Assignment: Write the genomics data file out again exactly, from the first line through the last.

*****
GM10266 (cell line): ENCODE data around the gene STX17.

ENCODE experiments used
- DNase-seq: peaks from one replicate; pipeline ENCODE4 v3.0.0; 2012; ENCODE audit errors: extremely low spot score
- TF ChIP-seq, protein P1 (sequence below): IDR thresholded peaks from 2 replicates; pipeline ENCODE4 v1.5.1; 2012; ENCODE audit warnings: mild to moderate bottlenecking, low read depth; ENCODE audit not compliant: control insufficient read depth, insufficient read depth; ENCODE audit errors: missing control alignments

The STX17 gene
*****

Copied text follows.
GM10266 (cell line): ENCODE data around the gene STX17.

ENCODE experiments used
- DNase-seq: peaks from one replicate; pipeline ENCODE4 v3.0.0; 2012; ENCODE audit errors: extremely low spot score
- TF ChIP-seq, protein P1 (sequence below): IDR thresholded peaks from 2 replicates; pipeline ENCODE4 v1.5.1; 2012; ENCODE audit warnings: mild to moderate bottlenecking, low read depth; ENCODE audit not compliant: control insufficient read depth, insufficient read depth; ENCODE audit errors: missing control alignments

The STX17 gene